In a mentoring role, a physician should be able to delegate and feel a sense of selflessness. Only then can the physician feel comfortable relinquishing credit for a mentee’s accomplishments, says Daniel F. Hayes, MD, FACP, FASCO, immediate past president of the American Society of Clinical Oncology and a professor and clinical director of the breast oncology program at the University of Michigan Comprehensive Cancer Center in Ann Arbor.

“Mentoring is important for everybody and every field unless you live in a cave somewhere,” Hayes says, adding, “In our field, especially in academic medicine, we continue to be a master-craftsman-apprenticeship type of situation.”

And if the apprentice has embarked on the wrong career pathway, the craftsman can help guide the mentee in shifting gears.


  • Contact the dean’s office early in your first year of medical school. Find out if the school provides a formal mentoring mechanism for medical students.
  • If your school does not offer a formal mentoring program, seek opportunities to meet physicians and faculty. If a lecturer impresses you, find out from the dean’s office how to contact him or her. If you are excited about a journal article or research project, track down the author. Get involved in special interest groups on campus. Contact state medical societies to help identify mentor candidates.
  • When considering a physician as a possible mentor, look for certain characteristics (similar interests, diverse background, good rapport with students, appears committed to student development).
  • Once you have identified a possible mentor, approach the individual and ask if he or she would be willing to advise you. Discuss expectations, and agree upon the nature and length of the relationship.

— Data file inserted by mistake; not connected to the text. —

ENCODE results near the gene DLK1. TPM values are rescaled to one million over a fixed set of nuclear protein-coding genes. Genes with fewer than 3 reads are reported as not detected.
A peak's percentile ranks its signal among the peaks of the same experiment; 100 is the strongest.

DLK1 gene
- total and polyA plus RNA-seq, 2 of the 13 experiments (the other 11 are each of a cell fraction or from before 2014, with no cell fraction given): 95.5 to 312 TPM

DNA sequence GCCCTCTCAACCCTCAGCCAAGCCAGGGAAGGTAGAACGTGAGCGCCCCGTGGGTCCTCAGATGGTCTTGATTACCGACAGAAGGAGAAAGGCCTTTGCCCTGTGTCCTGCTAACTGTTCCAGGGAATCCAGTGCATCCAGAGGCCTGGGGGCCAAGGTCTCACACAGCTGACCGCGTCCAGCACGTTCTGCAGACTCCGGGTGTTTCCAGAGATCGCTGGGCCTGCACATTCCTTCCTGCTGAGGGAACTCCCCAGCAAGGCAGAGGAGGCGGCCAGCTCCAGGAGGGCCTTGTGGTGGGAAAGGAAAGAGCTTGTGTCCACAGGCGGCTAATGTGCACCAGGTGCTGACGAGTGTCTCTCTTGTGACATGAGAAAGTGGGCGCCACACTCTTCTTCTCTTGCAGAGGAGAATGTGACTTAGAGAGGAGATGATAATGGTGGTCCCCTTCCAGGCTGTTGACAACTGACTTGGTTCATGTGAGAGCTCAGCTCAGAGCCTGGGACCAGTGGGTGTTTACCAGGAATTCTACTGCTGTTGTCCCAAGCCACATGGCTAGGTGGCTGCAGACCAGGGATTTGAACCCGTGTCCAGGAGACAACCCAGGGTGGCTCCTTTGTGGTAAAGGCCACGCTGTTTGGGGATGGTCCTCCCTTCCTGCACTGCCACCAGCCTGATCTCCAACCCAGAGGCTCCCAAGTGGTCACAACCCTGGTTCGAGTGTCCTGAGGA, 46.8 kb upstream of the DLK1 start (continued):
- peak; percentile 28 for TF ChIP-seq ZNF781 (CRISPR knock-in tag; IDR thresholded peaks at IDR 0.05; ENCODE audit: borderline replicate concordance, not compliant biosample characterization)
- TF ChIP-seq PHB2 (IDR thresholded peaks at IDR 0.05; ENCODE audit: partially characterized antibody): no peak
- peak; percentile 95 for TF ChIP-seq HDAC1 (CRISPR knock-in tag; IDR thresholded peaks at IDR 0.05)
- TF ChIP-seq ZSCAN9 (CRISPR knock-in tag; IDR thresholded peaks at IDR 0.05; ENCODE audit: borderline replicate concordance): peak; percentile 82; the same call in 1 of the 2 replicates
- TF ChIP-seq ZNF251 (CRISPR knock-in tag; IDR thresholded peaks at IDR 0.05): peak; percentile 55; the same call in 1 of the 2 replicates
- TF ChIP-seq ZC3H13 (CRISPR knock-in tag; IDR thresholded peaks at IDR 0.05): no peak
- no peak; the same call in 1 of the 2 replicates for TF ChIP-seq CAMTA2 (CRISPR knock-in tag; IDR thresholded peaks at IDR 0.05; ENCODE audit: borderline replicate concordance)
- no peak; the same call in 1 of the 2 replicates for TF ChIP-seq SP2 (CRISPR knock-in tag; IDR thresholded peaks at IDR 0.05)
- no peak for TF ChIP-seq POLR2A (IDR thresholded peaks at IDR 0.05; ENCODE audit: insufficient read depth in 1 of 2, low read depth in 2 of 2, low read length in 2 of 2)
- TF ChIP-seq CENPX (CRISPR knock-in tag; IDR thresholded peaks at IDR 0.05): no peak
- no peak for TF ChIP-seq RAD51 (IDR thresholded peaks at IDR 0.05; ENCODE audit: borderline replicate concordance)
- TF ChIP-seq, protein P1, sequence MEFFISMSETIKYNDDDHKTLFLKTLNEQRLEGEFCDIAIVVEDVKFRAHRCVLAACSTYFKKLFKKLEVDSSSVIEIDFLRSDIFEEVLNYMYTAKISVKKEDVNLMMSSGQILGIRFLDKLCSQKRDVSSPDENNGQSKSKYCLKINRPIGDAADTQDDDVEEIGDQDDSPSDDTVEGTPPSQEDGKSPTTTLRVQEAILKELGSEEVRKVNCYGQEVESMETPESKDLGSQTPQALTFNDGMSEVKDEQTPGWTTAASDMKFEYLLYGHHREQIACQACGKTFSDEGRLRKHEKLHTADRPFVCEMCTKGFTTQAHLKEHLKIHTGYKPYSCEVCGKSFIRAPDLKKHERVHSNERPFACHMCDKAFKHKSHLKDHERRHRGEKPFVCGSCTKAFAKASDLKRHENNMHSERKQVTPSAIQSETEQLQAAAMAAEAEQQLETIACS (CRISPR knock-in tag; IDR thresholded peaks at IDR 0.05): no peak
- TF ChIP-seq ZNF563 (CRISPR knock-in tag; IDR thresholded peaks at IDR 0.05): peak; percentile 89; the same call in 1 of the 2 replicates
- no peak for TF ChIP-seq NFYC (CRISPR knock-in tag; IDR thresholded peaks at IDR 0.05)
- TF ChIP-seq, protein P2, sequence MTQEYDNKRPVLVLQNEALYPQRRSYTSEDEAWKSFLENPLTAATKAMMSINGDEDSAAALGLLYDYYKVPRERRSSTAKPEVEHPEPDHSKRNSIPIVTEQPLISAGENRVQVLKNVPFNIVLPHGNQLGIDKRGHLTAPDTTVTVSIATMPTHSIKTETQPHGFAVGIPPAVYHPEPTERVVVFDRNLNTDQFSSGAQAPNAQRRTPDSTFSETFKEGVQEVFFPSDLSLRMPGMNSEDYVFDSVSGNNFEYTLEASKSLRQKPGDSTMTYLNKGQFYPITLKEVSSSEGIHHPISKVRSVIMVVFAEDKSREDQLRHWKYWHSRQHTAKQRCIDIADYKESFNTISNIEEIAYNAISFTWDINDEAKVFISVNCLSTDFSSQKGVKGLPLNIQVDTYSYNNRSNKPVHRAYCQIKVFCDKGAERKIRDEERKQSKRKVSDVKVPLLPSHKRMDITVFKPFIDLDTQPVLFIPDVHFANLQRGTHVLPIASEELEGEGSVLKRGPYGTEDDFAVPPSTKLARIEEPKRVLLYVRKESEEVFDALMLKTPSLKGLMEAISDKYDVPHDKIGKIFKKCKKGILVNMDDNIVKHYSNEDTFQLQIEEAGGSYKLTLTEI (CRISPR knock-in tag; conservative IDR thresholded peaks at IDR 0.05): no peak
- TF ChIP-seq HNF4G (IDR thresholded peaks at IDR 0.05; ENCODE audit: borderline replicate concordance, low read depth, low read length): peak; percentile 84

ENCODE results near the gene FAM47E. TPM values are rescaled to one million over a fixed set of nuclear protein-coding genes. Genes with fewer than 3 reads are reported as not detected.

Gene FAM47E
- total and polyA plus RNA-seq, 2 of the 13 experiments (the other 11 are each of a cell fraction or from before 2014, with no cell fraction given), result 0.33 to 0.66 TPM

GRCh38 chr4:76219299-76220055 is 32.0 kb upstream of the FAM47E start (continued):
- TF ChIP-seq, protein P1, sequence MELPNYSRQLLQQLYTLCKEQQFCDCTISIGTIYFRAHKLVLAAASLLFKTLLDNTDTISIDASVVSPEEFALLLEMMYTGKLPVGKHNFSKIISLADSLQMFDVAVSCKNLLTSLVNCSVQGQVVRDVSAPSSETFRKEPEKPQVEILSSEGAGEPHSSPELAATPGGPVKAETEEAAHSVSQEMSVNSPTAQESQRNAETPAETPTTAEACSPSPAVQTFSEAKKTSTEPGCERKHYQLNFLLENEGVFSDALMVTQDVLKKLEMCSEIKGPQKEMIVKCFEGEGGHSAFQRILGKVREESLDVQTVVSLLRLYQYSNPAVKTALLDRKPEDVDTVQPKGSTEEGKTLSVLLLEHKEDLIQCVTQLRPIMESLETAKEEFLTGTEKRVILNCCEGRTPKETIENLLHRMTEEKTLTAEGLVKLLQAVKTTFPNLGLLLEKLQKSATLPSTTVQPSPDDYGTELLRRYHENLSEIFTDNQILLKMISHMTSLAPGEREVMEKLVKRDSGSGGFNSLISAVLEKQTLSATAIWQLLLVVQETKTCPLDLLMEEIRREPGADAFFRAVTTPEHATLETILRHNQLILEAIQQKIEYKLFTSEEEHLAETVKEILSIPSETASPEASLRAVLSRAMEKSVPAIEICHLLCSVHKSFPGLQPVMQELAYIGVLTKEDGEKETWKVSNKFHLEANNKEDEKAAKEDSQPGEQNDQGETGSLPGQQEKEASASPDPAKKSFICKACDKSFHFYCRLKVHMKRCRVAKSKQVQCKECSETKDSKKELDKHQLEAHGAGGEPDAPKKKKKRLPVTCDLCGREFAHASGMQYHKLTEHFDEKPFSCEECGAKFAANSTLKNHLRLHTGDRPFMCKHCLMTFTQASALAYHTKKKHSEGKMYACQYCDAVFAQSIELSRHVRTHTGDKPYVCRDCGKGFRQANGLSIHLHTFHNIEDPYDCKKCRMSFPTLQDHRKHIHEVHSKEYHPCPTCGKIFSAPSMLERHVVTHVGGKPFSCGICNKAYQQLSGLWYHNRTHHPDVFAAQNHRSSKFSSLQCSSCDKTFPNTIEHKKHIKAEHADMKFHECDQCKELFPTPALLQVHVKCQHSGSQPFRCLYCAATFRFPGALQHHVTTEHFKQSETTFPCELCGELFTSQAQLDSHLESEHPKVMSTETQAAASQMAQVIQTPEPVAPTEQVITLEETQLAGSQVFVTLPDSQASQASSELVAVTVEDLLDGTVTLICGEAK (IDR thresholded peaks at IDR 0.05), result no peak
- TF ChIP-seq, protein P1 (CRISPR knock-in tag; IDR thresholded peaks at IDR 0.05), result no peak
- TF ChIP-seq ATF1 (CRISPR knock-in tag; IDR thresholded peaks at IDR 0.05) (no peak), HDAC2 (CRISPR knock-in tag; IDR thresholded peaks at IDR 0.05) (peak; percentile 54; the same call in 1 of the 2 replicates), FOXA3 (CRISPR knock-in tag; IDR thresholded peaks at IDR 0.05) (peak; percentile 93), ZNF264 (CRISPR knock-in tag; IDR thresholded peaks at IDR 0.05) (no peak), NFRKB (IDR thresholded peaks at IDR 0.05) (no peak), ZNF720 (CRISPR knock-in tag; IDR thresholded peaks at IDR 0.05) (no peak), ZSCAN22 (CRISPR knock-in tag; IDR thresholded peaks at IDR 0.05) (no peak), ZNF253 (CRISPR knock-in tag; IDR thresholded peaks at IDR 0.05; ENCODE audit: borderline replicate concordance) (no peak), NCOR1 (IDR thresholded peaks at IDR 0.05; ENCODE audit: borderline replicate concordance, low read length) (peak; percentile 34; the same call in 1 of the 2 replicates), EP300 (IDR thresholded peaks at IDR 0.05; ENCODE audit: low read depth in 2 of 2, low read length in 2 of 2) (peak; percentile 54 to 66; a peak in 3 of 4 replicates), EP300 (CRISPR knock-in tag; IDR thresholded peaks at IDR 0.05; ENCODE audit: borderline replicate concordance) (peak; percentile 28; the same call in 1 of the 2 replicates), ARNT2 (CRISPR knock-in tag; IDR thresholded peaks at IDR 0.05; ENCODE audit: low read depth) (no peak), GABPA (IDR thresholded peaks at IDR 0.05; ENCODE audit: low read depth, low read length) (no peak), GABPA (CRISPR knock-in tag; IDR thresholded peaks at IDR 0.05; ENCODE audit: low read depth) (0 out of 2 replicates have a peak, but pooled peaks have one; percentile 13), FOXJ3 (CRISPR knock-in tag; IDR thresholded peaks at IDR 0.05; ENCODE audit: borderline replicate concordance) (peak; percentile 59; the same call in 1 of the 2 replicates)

Source: AAFP


  • American Academy of Family Physicians: Mentoring resources, including details on applying for the Doctors Back to School program, joining member interest groups and connecting with mentors through local academy chapters. Go to
  • Association of American Medical Colleges Careers in Medicine: Allows students to explore specialties, career options and practice settings. Requires access code. Go to
  • American Society of Clinical Oncology: Diversity Initiative and Virtual Mentors Program

“Mentoring is very important to me, both as a receiver and a giver, and to ASCO, which is putting a lot of resources into mentoring opportunities,” he says.

Hayes’ mentor told him the achievement he’s most proud of is the caliber of fellowship trainees he has inspired to greater heights. “Our success is his success,” Hayes says. And that, he points out, is “a sign of a good mentor.”

Mentoring relationships can be formal (medical school programs, networking) or informal (leadership opportunities), according to the academy. Mentors are particularly important for minorities, women or students in medical schools that do not have a department of family medicine.

Paige Tomcho, DO, a family medicine physician at Carolinas HealthCare System in Charlotte, North Carolina, says “the mentor learns as much as the mentee from the interaction. Oftentimes, you stay friends with the person for years.”

At the health system spanning North and South Carolina, Tomcho serves as chair of the Physician and ACP (advanced clinical practitioner) Engagement & Wellness Committee. And she’s involved in its Center for Physician Leadership and Development, which offers a formal one-on-one mentoring program. Tomcho encourages mentees to explore  passions and envision where they would like to be five years from now, while connecting them with various people and departments. And she conveys the health system’s strategic priorities centered around growth, affordability and value. 

“Every mentee is a little different as far as what you would discuss,” Tomcho says. “It depends on where they are along in their journey.”

Susan Kreimer is a freelance health care journalist based in New York.